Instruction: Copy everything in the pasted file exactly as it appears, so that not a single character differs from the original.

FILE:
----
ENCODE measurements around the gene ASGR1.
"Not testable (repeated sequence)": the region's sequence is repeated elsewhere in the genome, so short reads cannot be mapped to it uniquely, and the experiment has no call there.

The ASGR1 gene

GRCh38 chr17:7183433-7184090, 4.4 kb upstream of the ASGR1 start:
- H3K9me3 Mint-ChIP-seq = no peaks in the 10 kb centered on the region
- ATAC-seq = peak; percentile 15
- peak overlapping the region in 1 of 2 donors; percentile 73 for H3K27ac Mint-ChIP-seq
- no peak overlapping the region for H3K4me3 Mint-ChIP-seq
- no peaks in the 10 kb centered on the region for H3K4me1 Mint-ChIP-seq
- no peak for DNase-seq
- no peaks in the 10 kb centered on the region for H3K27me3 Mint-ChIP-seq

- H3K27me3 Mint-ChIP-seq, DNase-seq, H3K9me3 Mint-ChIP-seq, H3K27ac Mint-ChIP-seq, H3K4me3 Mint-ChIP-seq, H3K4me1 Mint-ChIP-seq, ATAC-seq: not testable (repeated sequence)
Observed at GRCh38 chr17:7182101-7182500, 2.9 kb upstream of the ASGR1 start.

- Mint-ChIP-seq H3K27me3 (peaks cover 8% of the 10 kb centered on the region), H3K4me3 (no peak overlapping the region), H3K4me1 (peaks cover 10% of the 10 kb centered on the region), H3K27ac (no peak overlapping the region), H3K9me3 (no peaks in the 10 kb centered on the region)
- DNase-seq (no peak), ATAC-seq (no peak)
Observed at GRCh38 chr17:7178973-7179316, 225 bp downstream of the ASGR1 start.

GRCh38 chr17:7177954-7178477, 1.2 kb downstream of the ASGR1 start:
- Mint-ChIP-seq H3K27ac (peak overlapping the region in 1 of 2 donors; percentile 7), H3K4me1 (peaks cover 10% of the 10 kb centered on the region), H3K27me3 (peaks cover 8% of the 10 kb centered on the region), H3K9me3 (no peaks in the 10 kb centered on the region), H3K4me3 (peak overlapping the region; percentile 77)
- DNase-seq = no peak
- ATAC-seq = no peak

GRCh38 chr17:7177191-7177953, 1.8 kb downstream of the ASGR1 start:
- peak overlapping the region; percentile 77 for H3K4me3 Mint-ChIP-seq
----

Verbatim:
ENCODE measurements around the gene ASGR1.
"Not testable (repeated sequence)": the region's sequence is repeated elsewhere in the genome, so short reads cannot be mapped to it uniquely, and the experiment has no call there.

The ASGR1 gene

GRCh38 chr17:7183433-7184090, 4.4 kb upstream of the ASGR1 start:
- H3K9me3 Mint-ChIP-seq = no peaks in the 10 kb centered on the region
- ATAC-seq = peak; percentile 15
- peak overlapping the region in 1 of 2 donors; percentile 73 for H3K27ac Mint-ChIP-seq
- no peak overlapping the region for H3K4me3 Mint-ChIP-seq
- no peaks in the 10 kb centered on the region for H3K4me1 Mint-ChIP-seq
- no peak for DNase-seq
- no peaks in the 10 kb centered on the region for H3K27me3 Mint-ChIP-seq

- H3K27me3 Mint-ChIP-seq, DNase-seq, H3K9me3 Mint-ChIP-seq, H3K27ac Mint-ChIP-seq, H3K4me3 Mint-ChIP-seq, H3K4me1 Mint-ChIP-seq, ATAC-seq: not testable (repeated sequence)
Observed at GRCh38 chr17:7182101-7182500, 2.9 kb upstream of the ASGR1 start.

- Mint-ChIP-seq H3K27me3 (peaks cover 8% of the 10 kb centered on the region), H3K4me3 (no peak overlapping the region), H3K4me1 (peaks cover 10% of the 10 kb centered on the region), H3K27ac (no peak overlapping the region), H3K9me3 (no peaks in the 10 kb centered on the region)
- DNase-seq (no peak), ATAC-seq (no peak)
Observed at GRCh38 chr17:7178973-7179316, 225 bp downstream of the ASGR1 start.

GRCh38 chr17:7177954-7178477, 1.2 kb downstream of the ASGR1 start:
- Mint-ChIP-seq H3K27ac (peak overlapping the region in 1 of 2 donors; percentile 7), H3K4me1 (peaks cover 10% of the 10 kb centered on the region), H3K27me3 (peaks cover 8% of the 10 kb centered on the region), H3K9me3 (no peaks in the 10 kb centered on the region), H3K4me3 (peak overlapping the region; percentile 77)
- DNase-seq = no peak
- ATAC-seq = no peak

GRCh38 chr17:7177191-7177953, 1.8 kb downstream of the ASGR1 start:
- peak overlapping the region; percentile 77 for H3K4me3 Mint-ChIP-seq